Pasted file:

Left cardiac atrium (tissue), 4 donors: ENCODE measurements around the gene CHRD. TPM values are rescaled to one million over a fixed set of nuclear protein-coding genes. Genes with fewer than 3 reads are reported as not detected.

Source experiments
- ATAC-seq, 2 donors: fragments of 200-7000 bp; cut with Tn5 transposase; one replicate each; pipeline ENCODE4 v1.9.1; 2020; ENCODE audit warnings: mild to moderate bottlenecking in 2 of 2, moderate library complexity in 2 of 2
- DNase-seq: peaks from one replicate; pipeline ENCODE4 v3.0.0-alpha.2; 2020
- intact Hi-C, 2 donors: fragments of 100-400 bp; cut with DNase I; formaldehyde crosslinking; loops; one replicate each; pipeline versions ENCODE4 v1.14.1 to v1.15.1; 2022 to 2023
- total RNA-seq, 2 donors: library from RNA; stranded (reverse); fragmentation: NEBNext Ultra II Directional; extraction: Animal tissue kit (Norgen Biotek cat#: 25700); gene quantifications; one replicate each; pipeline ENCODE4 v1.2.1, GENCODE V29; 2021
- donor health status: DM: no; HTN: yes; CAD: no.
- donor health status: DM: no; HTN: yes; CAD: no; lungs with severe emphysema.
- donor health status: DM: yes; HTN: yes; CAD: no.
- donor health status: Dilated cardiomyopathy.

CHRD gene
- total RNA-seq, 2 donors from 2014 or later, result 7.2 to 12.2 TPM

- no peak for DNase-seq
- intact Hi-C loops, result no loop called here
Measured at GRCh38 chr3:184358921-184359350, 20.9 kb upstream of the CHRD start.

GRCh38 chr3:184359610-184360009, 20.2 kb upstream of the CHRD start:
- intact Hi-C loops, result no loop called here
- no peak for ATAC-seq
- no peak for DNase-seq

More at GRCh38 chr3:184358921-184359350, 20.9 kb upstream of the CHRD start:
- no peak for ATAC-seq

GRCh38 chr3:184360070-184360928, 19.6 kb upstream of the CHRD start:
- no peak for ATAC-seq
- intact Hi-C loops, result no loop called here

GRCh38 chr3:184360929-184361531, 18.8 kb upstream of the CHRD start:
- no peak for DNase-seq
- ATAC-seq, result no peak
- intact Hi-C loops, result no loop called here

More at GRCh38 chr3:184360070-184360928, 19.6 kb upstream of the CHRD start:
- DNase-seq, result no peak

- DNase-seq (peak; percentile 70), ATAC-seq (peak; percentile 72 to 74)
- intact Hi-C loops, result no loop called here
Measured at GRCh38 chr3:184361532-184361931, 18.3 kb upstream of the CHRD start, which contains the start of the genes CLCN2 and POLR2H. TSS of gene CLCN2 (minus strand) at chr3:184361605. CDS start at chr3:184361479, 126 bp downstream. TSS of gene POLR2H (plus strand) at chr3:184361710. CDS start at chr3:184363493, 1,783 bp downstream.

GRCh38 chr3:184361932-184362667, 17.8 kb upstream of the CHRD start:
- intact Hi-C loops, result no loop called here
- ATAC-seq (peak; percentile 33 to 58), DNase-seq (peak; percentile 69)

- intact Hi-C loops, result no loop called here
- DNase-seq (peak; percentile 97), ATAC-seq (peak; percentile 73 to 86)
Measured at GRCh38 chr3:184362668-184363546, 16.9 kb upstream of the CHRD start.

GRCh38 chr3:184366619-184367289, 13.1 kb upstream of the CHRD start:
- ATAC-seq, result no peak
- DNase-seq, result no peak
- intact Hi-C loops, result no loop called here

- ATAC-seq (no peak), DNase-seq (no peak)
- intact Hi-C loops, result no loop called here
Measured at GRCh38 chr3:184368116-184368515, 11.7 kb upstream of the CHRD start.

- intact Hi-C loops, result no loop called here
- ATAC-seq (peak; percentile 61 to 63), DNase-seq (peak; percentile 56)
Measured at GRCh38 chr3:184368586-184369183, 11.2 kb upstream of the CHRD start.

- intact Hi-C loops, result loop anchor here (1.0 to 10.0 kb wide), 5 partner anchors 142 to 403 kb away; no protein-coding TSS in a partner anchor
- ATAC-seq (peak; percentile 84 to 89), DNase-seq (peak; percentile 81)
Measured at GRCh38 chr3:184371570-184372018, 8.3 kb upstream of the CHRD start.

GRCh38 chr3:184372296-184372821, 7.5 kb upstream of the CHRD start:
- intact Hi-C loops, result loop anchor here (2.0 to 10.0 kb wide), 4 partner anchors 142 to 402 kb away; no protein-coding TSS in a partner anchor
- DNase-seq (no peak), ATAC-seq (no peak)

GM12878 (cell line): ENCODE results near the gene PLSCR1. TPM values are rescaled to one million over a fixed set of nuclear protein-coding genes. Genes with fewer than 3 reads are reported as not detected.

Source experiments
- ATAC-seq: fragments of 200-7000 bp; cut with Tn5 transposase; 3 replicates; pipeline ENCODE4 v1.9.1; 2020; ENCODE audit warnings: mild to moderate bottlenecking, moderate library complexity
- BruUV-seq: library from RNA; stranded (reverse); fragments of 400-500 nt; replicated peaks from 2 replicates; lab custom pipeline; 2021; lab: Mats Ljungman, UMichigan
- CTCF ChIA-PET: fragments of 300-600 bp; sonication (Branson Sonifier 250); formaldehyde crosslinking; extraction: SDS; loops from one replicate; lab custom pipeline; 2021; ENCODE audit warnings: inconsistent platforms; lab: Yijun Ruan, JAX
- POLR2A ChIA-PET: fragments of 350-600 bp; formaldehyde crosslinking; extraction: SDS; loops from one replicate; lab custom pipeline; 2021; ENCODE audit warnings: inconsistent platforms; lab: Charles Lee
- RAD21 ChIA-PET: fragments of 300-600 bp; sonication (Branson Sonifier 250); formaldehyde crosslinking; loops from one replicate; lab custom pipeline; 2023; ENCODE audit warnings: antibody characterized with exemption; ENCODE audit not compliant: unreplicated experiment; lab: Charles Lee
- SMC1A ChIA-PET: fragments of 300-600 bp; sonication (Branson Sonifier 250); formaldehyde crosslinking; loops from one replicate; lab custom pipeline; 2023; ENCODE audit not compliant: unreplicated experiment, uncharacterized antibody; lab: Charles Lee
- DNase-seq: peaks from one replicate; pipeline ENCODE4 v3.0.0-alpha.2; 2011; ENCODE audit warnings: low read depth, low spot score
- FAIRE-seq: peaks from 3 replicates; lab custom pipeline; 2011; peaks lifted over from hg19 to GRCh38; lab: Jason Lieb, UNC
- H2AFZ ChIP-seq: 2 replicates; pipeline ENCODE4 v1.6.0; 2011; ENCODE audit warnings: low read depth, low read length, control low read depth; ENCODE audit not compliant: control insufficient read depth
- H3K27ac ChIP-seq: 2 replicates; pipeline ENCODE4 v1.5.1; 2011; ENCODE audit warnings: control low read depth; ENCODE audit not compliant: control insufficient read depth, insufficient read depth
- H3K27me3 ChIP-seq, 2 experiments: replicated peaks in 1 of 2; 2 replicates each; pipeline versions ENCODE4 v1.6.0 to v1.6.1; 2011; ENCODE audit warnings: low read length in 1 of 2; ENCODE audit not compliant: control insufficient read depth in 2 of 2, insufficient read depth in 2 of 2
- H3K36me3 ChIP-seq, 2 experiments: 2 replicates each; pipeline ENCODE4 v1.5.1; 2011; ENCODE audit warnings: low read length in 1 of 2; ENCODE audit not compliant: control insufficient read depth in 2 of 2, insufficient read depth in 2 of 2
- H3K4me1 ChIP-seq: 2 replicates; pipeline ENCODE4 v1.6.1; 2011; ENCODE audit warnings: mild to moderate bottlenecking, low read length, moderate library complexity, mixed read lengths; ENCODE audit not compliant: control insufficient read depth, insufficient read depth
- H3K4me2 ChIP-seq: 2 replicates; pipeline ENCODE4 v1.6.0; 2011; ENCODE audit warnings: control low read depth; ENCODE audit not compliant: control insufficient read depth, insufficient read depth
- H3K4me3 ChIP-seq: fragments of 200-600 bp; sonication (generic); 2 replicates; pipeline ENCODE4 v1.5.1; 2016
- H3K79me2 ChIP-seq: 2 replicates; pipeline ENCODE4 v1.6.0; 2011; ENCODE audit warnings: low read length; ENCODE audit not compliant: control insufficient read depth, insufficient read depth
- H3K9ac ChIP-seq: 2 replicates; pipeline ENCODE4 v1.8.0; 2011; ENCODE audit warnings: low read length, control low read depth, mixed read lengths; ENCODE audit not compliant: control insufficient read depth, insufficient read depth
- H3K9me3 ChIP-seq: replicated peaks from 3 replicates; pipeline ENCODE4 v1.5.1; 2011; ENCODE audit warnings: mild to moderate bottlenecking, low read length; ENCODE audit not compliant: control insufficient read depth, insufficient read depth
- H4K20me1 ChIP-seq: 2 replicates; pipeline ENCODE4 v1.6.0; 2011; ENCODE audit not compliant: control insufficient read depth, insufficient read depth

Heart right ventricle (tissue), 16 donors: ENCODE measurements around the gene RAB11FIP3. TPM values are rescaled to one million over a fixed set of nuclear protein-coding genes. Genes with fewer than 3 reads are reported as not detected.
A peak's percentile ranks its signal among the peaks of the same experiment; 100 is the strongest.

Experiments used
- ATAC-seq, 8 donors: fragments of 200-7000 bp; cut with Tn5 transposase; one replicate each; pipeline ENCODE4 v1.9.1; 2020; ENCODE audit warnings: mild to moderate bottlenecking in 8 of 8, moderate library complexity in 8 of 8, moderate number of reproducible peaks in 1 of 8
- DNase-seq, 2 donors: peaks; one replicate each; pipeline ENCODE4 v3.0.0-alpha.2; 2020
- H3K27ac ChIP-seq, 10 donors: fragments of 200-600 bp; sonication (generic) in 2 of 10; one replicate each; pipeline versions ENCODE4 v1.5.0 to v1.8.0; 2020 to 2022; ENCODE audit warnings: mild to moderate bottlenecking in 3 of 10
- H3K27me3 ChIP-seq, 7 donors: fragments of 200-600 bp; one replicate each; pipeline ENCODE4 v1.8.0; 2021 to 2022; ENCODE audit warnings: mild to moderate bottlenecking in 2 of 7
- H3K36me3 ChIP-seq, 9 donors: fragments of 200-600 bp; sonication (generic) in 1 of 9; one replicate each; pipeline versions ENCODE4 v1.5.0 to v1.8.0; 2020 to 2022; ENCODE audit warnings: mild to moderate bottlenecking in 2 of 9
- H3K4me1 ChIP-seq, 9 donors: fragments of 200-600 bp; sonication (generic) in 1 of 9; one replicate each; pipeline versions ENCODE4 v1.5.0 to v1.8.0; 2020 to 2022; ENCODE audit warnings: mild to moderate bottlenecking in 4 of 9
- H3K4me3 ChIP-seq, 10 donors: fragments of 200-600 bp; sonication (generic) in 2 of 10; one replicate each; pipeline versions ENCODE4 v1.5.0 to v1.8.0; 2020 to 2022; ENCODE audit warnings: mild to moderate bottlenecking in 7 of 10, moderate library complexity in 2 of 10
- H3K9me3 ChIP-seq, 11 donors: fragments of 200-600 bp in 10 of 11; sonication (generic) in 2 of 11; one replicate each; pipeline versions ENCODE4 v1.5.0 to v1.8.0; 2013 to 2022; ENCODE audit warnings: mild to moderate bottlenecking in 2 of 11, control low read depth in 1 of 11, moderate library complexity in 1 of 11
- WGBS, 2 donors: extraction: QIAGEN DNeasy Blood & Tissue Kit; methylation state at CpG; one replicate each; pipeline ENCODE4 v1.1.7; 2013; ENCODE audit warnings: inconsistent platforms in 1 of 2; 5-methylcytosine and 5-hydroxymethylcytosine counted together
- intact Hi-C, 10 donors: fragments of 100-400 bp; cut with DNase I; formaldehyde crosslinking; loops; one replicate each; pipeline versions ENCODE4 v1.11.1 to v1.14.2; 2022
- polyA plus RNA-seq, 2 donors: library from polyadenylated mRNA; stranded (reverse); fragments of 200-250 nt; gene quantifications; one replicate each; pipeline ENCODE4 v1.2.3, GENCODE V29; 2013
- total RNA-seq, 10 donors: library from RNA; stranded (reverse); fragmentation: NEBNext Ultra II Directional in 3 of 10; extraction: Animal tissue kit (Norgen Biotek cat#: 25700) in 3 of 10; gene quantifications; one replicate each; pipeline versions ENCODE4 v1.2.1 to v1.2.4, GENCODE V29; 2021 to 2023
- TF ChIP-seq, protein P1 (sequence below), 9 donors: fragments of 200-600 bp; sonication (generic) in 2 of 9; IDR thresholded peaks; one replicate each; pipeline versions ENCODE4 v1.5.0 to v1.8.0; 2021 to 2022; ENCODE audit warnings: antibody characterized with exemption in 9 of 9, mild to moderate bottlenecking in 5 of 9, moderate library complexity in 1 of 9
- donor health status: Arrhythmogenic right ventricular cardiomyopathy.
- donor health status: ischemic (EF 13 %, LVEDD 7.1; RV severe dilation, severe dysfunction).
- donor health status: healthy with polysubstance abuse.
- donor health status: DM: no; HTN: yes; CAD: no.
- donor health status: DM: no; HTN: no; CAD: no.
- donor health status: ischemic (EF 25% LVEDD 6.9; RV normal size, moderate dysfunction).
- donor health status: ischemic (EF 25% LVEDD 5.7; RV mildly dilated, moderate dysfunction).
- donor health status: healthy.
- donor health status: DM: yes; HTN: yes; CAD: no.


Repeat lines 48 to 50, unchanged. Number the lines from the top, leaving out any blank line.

- ATAC-seq (peak; percentile 61 to 63), DNase-seq (peak; percentile 56)
Measured at GRCh38 chr3:184368586-184369183, 11.2 kb upstream of the CHRD start.

- intact Hi-C loops, result loop anchor here (1.0 to 10.0 kb wide), 5 partner anchors 142 to 403 kb away; no protein-coding TSS in a partner anchor